Wednesday, October 14, 2009

Wile E. Wireless

Wile E CoyoteThe State Press recently released the article "Official: ASU wireless network open to hackers" in its October 9, 2009 edition. The article makes some good points on the importance of knowing how to protect yourself and your personal information online but may lead readers to believe that ASU's wireless network isn't safe to use. I'd like to re-assure the ASU community that every precaution is taken to ensure the safety of users on ASU's wireless network.

ASU's wireless network allows students, faculty and staff to connect to the Internet, My ASU, Blackboard and other ASU resources from anywhere, anytime. Because ASU's wireless network doesn't require a password, it is considered "unsecure," but this is no different than any other public Wi-Fi spot like your favorite coffee shop or cafe.

In general, wireless networks are typically less secure than wired networks, so there are precautions users should take with any wireless connection, even in one's home.

There will always be a Wile E. Coyote looking for a way to outfox users online, and this is true at just about any Wi-Fi location. The important thing to remember is that instead of getting scared, you simply need to use wireless networks safely while keeping your best interests in mind, which means knowing when and where to access personal information online and knowing how to avoid common trickery like phishing and email scams.

For more on information security at ASU, visit

As always, your comments and suggestions are welcome.


Chris Kurtz October 15, 2009 at 3:39 AM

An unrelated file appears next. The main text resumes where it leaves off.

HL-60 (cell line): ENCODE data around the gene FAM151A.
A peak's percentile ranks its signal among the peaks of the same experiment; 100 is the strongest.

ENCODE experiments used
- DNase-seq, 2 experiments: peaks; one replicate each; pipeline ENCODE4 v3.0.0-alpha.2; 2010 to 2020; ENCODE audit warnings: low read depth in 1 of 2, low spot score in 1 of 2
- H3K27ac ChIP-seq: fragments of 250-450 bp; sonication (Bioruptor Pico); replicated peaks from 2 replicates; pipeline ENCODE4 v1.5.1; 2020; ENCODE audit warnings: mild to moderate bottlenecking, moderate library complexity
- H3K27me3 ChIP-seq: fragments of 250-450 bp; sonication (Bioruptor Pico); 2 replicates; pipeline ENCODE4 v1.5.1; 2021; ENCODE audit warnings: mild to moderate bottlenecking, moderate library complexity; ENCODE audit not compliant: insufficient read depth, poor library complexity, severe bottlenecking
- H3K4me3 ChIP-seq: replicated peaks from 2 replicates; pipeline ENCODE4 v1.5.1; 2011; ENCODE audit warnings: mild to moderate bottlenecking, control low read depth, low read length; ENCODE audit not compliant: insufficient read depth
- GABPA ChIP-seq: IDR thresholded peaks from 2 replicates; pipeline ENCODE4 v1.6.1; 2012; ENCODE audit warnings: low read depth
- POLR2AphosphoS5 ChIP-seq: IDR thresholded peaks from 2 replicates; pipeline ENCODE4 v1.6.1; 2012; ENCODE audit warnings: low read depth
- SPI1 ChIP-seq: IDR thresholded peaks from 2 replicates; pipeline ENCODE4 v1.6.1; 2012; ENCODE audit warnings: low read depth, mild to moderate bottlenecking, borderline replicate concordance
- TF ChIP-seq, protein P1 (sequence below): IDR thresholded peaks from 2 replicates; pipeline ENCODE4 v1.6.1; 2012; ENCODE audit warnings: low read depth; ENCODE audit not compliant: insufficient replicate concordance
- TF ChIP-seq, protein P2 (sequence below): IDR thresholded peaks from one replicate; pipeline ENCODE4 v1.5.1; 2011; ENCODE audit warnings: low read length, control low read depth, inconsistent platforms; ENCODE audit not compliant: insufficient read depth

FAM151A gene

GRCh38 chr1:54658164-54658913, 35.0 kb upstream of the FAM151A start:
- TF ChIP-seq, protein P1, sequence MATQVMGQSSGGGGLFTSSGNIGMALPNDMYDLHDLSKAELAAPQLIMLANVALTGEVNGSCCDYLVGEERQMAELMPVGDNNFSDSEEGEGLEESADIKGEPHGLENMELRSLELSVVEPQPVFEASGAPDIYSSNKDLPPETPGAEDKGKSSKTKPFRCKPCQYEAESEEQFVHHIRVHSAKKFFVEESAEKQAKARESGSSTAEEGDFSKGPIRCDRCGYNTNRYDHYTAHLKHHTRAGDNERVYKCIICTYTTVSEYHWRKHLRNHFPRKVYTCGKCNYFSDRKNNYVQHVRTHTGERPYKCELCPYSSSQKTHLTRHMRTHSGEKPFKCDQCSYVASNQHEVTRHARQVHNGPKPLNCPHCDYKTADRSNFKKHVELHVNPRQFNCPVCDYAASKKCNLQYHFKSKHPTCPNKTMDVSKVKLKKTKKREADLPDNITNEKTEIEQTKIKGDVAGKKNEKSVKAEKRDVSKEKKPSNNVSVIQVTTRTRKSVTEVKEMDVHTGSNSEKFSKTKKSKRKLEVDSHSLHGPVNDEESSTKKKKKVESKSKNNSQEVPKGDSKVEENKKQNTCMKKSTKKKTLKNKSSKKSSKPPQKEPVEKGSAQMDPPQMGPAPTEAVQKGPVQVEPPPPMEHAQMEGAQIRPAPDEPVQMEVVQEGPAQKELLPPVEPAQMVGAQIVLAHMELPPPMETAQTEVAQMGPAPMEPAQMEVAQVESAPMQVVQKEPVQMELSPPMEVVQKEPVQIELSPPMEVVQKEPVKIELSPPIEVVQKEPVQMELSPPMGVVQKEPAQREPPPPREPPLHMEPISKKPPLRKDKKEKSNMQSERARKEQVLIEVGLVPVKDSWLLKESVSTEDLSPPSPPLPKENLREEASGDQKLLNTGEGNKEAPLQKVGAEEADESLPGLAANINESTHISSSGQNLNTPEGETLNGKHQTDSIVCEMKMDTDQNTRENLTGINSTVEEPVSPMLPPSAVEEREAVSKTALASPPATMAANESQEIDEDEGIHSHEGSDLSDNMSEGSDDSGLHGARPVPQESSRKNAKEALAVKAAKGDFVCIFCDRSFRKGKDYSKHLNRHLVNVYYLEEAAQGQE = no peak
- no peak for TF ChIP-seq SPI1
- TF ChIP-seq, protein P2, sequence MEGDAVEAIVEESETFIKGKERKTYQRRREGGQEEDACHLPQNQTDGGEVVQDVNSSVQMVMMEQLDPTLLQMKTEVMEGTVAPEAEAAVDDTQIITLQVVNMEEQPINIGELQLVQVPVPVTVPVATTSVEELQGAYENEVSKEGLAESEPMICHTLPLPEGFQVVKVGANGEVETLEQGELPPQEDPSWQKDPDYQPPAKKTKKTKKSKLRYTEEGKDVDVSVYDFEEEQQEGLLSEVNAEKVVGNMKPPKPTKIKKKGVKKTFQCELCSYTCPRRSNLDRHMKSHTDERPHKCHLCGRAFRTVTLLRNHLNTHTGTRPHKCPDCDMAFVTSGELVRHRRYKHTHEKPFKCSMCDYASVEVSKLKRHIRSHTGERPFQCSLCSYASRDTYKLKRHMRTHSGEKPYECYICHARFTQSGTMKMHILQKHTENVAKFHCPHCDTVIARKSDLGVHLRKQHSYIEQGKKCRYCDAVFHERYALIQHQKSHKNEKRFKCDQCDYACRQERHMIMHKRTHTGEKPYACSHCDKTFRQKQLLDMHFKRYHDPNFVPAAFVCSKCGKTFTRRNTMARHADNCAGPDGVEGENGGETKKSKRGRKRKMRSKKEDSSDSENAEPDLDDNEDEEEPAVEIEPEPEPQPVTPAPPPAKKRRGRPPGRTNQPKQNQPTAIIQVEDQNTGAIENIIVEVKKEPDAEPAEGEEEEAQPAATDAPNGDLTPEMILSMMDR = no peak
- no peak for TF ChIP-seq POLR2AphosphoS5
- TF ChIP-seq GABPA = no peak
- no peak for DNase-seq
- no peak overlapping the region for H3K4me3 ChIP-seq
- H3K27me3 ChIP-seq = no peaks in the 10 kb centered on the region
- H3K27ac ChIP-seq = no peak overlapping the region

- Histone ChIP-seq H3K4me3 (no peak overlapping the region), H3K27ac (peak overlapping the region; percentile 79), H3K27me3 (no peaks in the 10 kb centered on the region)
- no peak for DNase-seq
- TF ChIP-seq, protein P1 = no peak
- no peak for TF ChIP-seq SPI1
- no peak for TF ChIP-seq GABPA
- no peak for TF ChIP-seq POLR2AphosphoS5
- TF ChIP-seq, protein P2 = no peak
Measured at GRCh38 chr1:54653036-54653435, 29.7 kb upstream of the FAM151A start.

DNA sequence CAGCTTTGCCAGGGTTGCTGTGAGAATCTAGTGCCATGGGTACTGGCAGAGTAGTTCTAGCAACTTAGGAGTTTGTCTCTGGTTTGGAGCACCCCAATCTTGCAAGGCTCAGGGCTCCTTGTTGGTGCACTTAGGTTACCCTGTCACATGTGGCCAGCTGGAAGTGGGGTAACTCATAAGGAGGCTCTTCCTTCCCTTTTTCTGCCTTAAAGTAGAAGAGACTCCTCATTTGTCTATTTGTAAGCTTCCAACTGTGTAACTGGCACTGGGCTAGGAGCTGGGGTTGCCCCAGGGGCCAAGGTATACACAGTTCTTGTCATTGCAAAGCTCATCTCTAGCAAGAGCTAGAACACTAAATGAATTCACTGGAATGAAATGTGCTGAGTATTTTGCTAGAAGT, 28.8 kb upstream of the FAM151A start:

Good response here, Adrian! Any machine on a wireless network is vulnerable to others on the same network and should be protected by anti-virus, anti-malware/spyware, and above all decent firewall software.

Of course, the same should be true of any machine on *any* network!

Ryan Adams October 30, 2009 at 8:51 AM  

The original State Press article quotes Deputy University Technology Officer Max Davis-Johnson several times. For example the article state “Davis-Johnson said a program called Virtual Private Network (VPN) is available for free to students and staff on MyASU.” Anyone who has ever taken a CIS class at ASU should recognize that "VPN" refers to a technology, not a specific software product.
The article also states, "Scottsdale Community College student Jude Cross, 21, said he has successfully hacked into at least 15 to 20 Facebook accounts with relatively no difficulty," which in the context of the article would seem to imply that he is gathering FaceBook passwords by sniffing wireless traffic. FaceBook (like almost all major sites that require a login) uses SSL encryption for the login process. That means that even if a "hacker" (I hesitate to use that term when referring to Cross) was sniffing the wireless data, he still would not be able to just "see" a FaceBook user's password. On a side note, I find it curious that a person has admitted to using ASU's network to "hack" into private data on multiple occasions and none of the law enforcement agencies with jurisdiction have taken action.
The article above (Wile-e-wireless) does a good job of pointing out some common security measures, but perhaps the UTO should request the State Press publish a correction to the original article and straighten out the facts.